Para español, seleccione de la lista

The Ladies Lament


The Knott’s record collection has both torch songs and laments. Female vocalists sometimes gained prominence when big bands were forced to downsize during the war. This was not unlike women’s increased wartime presence in other industries.

After stints with several big bands, Jo Stafford recorded “Someone to Love” backed by Paul Weston’s Orchestra:

Similarly, after working with Benny Goodman, Peggy Lee ventured out on her own, here complaining “What More Can a Woman Do?” :

And, we have “Don't Tell a Lie About Me” by Woody Herman’s Orchestra. The vocalist is Billie Rogers.  In addition to being the ‘girl singer’, Ms. Rogers was also a member of the horn section. She was the first woman to hold such a position in a major band. Here, she sings and provides a trumpet solo:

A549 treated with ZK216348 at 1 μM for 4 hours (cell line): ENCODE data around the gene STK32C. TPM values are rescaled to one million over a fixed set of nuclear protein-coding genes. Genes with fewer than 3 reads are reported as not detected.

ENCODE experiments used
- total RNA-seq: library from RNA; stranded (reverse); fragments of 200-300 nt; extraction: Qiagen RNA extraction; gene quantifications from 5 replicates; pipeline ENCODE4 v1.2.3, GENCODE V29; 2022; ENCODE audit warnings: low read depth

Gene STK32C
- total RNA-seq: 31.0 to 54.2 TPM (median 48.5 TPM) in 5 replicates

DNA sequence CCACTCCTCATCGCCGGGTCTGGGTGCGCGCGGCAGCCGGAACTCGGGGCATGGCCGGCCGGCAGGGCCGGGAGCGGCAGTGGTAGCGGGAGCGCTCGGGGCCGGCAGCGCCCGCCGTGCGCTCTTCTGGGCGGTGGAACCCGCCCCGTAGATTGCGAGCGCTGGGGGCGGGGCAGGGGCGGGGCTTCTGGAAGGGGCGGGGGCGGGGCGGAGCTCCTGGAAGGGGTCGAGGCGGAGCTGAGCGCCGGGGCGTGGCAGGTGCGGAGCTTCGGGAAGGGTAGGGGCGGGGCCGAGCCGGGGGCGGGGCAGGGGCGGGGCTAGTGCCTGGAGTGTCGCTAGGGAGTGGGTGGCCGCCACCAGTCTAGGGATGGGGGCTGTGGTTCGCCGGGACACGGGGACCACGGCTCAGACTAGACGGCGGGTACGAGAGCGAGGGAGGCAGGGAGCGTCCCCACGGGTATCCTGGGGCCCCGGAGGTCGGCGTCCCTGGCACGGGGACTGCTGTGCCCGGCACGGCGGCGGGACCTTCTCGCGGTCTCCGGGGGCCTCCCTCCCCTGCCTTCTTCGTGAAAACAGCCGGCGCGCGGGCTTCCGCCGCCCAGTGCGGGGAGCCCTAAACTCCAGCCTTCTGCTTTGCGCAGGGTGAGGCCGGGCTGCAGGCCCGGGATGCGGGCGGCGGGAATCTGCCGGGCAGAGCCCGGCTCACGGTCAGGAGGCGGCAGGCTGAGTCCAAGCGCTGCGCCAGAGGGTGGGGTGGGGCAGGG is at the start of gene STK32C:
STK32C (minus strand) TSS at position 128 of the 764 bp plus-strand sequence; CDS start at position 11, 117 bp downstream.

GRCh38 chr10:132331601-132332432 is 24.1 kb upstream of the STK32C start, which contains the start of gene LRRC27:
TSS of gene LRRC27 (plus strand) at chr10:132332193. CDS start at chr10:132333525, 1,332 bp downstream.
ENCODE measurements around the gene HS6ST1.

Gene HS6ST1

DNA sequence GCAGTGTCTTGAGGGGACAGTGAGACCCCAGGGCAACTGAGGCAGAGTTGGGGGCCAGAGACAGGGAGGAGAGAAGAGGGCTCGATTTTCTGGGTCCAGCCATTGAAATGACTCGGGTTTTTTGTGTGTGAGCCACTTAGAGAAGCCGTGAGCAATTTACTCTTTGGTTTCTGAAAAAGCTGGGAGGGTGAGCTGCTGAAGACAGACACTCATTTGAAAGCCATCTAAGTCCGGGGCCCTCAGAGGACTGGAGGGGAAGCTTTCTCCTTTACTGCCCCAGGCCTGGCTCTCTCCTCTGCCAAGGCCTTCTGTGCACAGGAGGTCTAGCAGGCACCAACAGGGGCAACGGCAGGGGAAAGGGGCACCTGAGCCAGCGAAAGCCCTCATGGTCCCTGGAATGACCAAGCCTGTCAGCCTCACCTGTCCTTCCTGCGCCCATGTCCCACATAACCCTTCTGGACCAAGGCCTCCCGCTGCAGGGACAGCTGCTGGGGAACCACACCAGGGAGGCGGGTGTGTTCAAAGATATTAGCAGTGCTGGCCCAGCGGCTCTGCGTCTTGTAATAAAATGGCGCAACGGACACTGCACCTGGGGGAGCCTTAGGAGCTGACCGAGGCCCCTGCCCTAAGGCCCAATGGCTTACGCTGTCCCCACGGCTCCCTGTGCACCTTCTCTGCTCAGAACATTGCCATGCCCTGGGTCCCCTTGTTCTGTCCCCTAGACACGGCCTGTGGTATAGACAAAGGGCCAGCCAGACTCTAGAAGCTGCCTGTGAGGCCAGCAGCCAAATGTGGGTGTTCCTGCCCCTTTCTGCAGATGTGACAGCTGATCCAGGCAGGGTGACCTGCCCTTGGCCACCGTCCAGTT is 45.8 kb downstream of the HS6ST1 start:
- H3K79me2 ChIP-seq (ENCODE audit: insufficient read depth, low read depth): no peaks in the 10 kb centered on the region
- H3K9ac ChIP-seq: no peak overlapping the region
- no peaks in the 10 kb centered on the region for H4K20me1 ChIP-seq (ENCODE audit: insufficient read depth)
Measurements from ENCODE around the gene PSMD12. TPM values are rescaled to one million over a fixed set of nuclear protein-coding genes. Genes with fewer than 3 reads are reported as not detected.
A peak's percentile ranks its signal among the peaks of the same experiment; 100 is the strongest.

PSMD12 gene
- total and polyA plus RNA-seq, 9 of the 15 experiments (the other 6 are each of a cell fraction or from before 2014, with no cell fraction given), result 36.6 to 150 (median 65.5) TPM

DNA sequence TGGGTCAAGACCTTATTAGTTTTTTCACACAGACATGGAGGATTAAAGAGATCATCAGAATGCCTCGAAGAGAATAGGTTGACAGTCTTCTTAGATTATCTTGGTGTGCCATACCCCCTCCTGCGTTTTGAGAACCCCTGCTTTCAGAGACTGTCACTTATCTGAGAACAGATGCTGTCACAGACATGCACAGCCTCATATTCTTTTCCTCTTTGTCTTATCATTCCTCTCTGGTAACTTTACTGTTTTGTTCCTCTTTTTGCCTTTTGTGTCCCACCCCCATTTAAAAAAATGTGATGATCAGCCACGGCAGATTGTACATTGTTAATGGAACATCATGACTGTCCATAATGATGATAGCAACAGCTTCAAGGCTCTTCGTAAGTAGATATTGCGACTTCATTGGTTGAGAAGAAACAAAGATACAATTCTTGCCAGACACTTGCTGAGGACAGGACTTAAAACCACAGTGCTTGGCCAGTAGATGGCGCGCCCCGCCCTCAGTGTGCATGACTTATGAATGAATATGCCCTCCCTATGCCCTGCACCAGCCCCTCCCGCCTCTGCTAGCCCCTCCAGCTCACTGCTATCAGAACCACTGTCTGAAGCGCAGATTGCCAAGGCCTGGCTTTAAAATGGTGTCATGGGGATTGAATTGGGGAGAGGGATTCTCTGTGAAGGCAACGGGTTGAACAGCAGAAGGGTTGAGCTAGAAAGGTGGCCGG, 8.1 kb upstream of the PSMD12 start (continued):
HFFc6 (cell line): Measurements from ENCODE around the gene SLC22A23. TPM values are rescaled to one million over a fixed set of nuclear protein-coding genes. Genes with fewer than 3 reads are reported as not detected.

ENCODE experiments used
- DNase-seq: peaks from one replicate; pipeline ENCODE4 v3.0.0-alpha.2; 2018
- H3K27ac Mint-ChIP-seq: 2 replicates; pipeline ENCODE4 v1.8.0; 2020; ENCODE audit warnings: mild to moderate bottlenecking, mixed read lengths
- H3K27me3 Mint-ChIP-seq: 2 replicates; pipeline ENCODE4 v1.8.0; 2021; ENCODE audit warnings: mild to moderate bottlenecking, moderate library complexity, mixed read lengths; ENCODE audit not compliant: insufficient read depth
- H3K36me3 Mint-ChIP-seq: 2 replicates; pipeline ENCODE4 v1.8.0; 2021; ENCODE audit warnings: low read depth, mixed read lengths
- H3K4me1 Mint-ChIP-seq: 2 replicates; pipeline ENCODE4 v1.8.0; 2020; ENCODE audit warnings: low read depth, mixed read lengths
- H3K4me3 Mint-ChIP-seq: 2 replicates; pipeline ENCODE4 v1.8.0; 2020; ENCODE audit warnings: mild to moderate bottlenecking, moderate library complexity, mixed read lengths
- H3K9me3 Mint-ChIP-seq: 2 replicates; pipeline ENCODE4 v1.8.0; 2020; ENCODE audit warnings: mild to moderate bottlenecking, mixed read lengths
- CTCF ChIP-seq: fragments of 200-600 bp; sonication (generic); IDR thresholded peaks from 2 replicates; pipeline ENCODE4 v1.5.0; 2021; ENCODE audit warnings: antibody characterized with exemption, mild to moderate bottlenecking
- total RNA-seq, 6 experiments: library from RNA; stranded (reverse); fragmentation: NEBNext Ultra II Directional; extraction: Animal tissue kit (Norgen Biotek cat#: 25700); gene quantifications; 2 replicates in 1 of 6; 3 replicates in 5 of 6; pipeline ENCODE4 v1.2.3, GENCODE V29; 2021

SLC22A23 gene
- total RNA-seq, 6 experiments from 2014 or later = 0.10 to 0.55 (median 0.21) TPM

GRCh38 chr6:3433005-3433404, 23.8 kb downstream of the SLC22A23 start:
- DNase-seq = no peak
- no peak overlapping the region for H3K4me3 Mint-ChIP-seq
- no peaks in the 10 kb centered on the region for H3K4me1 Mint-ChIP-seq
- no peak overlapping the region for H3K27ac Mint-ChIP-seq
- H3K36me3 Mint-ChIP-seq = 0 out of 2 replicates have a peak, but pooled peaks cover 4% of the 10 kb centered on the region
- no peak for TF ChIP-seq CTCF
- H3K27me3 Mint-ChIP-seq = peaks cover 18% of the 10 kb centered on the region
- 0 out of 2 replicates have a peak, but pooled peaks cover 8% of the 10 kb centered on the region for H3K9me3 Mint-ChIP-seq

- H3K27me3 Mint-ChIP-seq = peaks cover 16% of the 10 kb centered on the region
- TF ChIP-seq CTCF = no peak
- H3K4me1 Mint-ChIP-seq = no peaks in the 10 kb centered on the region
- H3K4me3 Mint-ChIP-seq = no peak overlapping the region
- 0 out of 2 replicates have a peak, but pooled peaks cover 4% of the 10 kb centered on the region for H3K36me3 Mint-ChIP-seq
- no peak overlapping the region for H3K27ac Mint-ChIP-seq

Jo Stafford and Peggy Lee outgrew their roles as ‘girl singers’ and went on to become important artists in their own right. Billie Rogers left the Woody Herman Orchestra and led her own jazz combo.

Billie Rogers was an example of Herman’s practice of employing the best young talent he could find to keep his band relevant. As a result, his band was one of the few from the swing era to survive the war.  Herman’s band produced leading edge jazz musicians well into the 1980s.


Woody Herman’s (1942)

A: “Don't Tell a Lie About Me”


Jo Stafford & Paul Weston (1943)

A: “Someone to Love”

Peggy Lee & Dave Barbour Orchestra (1944)

A: “What More Can a Woman Do?”